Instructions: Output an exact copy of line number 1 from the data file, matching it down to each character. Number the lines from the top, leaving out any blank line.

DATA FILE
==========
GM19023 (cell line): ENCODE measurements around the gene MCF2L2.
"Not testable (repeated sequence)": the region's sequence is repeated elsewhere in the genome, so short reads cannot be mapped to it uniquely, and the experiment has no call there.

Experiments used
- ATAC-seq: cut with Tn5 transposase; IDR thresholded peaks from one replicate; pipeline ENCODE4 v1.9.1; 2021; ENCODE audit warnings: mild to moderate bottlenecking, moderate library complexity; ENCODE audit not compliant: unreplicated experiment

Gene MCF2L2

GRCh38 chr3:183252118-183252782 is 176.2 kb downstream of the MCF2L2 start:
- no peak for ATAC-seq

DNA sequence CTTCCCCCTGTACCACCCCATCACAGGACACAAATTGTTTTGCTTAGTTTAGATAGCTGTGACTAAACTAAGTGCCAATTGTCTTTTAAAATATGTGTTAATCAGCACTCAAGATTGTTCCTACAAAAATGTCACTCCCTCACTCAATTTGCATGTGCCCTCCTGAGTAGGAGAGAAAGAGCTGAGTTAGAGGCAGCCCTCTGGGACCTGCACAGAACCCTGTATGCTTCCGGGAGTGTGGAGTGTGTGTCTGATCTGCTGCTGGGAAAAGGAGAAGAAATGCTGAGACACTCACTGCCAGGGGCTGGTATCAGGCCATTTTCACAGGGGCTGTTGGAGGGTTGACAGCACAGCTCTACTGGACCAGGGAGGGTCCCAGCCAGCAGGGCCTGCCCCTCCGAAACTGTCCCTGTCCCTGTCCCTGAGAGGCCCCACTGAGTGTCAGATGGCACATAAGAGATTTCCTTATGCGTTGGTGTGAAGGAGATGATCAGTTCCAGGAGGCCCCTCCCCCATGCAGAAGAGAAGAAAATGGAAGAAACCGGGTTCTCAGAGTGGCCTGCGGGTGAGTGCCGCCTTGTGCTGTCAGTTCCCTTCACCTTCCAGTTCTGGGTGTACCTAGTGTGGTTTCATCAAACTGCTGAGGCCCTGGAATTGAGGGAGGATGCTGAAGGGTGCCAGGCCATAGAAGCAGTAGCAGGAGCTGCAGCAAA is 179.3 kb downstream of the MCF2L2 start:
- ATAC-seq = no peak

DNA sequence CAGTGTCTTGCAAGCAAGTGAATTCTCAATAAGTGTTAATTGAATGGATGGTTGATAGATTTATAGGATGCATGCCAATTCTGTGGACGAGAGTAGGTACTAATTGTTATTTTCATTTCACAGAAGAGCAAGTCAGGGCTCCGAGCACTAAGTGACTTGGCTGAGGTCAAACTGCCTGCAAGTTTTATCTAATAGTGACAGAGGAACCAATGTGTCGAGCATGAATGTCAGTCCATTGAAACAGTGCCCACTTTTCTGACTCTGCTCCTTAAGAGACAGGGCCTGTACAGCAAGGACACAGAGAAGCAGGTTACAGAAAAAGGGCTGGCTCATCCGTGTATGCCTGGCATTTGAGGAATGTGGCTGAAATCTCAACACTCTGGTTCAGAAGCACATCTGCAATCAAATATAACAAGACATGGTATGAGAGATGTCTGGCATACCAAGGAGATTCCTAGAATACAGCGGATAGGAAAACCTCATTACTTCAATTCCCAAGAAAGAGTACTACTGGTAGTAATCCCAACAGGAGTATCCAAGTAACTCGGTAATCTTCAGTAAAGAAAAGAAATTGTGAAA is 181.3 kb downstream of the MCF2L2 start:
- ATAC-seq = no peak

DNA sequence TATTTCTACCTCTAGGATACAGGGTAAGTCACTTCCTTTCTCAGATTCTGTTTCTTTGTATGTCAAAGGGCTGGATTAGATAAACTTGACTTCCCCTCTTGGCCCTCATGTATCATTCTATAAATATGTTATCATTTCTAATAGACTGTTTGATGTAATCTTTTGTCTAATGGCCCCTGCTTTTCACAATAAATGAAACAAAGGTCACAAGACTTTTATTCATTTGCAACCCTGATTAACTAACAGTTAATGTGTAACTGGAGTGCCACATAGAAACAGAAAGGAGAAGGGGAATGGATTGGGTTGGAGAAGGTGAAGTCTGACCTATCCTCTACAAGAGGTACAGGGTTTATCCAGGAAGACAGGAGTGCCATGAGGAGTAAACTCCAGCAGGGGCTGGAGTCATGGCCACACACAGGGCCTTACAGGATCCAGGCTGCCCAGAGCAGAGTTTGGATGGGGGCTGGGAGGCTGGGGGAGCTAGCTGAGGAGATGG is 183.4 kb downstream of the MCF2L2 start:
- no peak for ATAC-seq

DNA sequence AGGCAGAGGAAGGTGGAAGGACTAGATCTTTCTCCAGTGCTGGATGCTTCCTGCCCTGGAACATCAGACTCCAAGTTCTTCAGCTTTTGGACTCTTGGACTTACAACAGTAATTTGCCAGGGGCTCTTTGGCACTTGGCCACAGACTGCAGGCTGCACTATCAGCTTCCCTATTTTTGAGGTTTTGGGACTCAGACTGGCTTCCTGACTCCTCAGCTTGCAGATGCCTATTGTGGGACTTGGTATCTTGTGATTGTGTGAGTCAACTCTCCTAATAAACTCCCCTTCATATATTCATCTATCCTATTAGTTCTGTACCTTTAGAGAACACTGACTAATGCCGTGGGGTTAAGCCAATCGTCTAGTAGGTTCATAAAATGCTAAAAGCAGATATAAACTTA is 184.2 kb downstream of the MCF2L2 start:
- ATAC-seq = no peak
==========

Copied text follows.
GM19023 (cell line): ENCODE measurements around the gene MCF2L2.